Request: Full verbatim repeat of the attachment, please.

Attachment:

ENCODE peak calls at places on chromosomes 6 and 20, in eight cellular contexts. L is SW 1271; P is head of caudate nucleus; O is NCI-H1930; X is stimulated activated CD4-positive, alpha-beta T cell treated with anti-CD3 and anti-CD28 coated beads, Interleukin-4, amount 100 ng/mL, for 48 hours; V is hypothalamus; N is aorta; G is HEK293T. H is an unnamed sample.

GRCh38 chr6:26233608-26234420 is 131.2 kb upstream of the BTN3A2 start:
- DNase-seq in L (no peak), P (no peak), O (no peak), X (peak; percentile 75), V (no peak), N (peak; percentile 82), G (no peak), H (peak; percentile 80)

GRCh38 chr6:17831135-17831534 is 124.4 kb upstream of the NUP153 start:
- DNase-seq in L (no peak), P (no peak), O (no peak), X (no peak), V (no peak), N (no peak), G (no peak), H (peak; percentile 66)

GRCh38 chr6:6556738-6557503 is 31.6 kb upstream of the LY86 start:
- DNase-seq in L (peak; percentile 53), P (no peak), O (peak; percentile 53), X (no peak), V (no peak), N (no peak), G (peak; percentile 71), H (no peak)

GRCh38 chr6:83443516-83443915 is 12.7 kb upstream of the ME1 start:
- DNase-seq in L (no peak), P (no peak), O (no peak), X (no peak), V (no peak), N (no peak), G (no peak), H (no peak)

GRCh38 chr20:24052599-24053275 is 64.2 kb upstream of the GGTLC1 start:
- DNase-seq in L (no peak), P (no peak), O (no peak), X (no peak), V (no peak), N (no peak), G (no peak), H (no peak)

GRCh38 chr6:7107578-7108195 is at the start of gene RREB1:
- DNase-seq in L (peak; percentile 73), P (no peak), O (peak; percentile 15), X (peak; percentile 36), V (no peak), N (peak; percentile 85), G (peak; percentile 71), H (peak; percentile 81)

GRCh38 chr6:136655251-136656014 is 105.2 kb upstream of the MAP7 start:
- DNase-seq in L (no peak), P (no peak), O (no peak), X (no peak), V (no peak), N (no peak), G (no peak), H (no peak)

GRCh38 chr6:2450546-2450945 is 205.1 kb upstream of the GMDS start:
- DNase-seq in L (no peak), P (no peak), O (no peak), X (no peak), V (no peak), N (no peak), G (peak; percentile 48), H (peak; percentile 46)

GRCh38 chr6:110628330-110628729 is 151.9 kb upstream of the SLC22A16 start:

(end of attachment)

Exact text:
ENCODE peak calls at places on chromosomes 6 and 20, in eight cellular contexts. L is SW 1271; P is head of caudate nucleus; O is NCI-H1930; X is stimulated activated CD4-positive, alpha-beta T cell treated with anti-CD3 and anti-CD28 coated beads, Interleukin-4, amount 100 ng/mL, for 48 hours; V is hypothalamus; N is aorta; G is HEK293T. H is an unnamed sample.

GRCh38 chr6:26233608-26234420 is 131.2 kb upstream of the BTN3A2 start:
- DNase-seq in L (no peak), P (no peak), O (no peak), X (peak; percentile 75), V (no peak), N (peak; percentile 82), G (no peak), H (peak; percentile 80)

GRCh38 chr6:17831135-17831534 is 124.4 kb upstream of the NUP153 start:
- DNase-seq in L (no peak), P (no peak), O (no peak), X (no peak), V (no peak), N (no peak), G (no peak), H (peak; percentile 66)

GRCh38 chr6:6556738-6557503 is 31.6 kb upstream of the LY86 start:
- DNase-seq in L (peak; percentile 53), P (no peak), O (peak; percentile 53), X (no peak), V (no peak), N (no peak), G (peak; percentile 71), H (no peak)

GRCh38 chr6:83443516-83443915 is 12.7 kb upstream of the ME1 start:
- DNase-seq in L (no peak), P (no peak), O (no peak), X (no peak), V (no peak), N (no peak), G (no peak), H (no peak)

GRCh38 chr20:24052599-24053275 is 64.2 kb upstream of the GGTLC1 start:
- DNase-seq in L (no peak), P (no peak), O (no peak), X (no peak), V (no peak), N (no peak), G (no peak), H (no peak)

GRCh38 chr6:7107578-7108195 is at the start of gene RREB1:
- DNase-seq in L (peak; percentile 73), P (no peak), O (peak; percentile 15), X (peak; percentile 36), V (no peak), N (peak; percentile 85), G (peak; percentile 71), H (peak; percentile 81)

GRCh38 chr6:136655251-136656014 is 105.2 kb upstream of the MAP7 start:
- DNase-seq in L (no peak), P (no peak), O (no peak), X (no peak), V (no peak), N (no peak), G (no peak), H (no peak)

GRCh38 chr6:2450546-2450945 is 205.1 kb upstream of the GMDS start:
- DNase-seq in L (no peak), P (no peak), O (no peak), X (no peak), V (no peak), N (no peak), G (peak; percentile 48), H (peak; percentile 46)

GRCh38 chr6:110628330-110628729 is 151.9 kb upstream of the SLC22A16 start: